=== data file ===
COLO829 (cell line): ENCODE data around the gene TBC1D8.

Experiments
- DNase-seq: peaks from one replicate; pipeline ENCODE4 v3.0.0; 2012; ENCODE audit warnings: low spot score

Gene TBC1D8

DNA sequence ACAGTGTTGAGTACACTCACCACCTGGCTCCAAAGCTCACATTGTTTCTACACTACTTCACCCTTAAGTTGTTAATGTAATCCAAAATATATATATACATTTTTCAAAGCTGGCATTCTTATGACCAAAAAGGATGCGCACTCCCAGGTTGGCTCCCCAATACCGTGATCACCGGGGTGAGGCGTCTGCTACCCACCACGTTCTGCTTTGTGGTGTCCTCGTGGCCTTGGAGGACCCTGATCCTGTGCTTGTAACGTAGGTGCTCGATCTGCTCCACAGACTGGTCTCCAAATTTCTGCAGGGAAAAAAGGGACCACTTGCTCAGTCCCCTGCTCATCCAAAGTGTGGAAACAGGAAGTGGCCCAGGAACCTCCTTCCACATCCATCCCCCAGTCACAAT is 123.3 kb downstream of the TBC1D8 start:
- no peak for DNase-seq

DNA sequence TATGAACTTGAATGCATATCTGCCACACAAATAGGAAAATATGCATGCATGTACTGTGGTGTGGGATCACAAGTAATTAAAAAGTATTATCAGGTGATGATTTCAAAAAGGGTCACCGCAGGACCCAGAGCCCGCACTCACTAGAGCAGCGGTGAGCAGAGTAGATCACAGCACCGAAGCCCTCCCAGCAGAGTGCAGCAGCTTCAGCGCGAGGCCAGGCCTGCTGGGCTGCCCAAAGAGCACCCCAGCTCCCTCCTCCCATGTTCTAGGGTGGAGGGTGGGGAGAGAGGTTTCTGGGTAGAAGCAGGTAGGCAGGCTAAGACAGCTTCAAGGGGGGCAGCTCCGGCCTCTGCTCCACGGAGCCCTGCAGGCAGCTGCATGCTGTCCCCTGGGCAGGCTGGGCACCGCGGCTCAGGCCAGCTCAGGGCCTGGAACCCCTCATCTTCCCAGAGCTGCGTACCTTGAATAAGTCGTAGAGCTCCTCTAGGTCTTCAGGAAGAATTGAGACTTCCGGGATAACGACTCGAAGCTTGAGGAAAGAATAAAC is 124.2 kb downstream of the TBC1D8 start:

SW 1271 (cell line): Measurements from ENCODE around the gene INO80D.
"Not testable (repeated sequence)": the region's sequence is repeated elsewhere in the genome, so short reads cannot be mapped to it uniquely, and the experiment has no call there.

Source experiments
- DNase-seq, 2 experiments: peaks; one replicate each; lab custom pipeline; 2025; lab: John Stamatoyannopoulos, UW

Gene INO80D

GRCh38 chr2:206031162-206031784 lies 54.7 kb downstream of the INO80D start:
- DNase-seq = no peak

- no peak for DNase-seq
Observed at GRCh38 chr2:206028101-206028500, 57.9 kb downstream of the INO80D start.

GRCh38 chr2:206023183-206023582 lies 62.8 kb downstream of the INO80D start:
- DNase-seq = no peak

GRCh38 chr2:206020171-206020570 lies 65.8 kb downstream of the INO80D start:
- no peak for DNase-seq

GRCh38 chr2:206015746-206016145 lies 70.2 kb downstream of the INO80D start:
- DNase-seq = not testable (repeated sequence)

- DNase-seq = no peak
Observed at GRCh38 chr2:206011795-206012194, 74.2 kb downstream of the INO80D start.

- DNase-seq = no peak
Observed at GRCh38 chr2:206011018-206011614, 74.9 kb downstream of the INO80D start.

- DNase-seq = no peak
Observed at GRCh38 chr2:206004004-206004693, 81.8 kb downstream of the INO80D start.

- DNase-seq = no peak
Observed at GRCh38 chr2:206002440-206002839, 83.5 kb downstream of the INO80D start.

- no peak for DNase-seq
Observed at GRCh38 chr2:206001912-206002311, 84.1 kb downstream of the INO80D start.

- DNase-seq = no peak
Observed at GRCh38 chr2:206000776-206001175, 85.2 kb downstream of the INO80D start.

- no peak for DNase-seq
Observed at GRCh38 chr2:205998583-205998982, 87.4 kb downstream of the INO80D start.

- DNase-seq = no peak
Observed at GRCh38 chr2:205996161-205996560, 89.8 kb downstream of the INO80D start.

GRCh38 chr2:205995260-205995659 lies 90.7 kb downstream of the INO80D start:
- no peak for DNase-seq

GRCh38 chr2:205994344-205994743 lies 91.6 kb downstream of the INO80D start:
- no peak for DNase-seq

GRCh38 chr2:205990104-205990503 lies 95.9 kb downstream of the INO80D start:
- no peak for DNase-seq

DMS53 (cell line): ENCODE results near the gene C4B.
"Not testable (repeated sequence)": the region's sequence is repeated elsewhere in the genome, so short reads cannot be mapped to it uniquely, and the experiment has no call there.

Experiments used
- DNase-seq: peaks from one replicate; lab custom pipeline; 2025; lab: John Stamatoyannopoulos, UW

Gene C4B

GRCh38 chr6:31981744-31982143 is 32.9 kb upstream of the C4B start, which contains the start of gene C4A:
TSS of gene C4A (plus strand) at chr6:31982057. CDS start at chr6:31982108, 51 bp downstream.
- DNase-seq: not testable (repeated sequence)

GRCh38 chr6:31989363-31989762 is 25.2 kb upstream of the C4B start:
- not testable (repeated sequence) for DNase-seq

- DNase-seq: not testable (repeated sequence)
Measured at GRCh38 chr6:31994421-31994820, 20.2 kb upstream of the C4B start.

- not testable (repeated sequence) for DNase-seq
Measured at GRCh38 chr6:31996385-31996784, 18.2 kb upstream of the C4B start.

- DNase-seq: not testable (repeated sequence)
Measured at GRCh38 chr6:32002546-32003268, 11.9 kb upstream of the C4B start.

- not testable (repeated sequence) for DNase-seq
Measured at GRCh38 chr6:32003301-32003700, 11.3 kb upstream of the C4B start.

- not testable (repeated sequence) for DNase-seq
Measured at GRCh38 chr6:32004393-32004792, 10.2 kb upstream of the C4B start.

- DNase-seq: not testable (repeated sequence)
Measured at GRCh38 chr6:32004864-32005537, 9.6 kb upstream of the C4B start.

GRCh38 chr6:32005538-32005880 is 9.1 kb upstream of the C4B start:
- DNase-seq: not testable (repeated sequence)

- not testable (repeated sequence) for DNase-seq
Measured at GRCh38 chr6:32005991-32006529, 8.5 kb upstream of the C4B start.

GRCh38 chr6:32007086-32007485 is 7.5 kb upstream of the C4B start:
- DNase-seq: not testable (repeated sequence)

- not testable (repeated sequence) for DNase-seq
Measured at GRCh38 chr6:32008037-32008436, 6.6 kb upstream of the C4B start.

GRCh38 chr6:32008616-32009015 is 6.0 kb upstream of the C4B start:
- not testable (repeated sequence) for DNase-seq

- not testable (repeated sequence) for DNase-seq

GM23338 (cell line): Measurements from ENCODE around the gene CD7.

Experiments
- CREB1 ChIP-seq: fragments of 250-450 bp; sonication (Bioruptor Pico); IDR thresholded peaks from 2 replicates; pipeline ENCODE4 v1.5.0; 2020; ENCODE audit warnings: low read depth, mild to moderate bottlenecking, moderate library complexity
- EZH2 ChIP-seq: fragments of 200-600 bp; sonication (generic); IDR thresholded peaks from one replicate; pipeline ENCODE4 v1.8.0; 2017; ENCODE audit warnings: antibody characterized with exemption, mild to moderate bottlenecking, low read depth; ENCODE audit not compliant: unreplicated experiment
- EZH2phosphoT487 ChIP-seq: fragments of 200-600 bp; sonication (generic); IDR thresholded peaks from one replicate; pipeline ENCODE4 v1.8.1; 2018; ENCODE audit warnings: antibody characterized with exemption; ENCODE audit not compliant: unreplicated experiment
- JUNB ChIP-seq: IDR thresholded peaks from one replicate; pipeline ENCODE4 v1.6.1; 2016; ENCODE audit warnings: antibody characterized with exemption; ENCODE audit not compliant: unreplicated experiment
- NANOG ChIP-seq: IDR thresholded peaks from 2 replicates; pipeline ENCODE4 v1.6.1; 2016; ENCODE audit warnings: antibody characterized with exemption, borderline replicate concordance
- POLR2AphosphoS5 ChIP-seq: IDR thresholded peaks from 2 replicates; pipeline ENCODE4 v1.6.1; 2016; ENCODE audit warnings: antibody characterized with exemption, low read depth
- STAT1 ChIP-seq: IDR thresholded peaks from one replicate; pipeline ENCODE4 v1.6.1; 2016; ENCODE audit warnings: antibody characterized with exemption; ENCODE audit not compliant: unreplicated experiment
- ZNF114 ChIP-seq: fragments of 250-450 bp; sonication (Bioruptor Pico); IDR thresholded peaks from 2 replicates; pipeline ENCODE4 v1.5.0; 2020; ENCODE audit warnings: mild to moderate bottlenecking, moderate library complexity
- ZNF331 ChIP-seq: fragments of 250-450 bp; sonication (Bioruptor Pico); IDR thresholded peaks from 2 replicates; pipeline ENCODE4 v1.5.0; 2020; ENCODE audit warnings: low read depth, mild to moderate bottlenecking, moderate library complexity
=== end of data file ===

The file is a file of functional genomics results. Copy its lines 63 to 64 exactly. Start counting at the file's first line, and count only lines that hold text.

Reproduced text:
- not testable (repeated sequence) for DNase-seq
Measured at GRCh38 chr6:32004393-32004792, 10.2 kb upstream of the C4B start.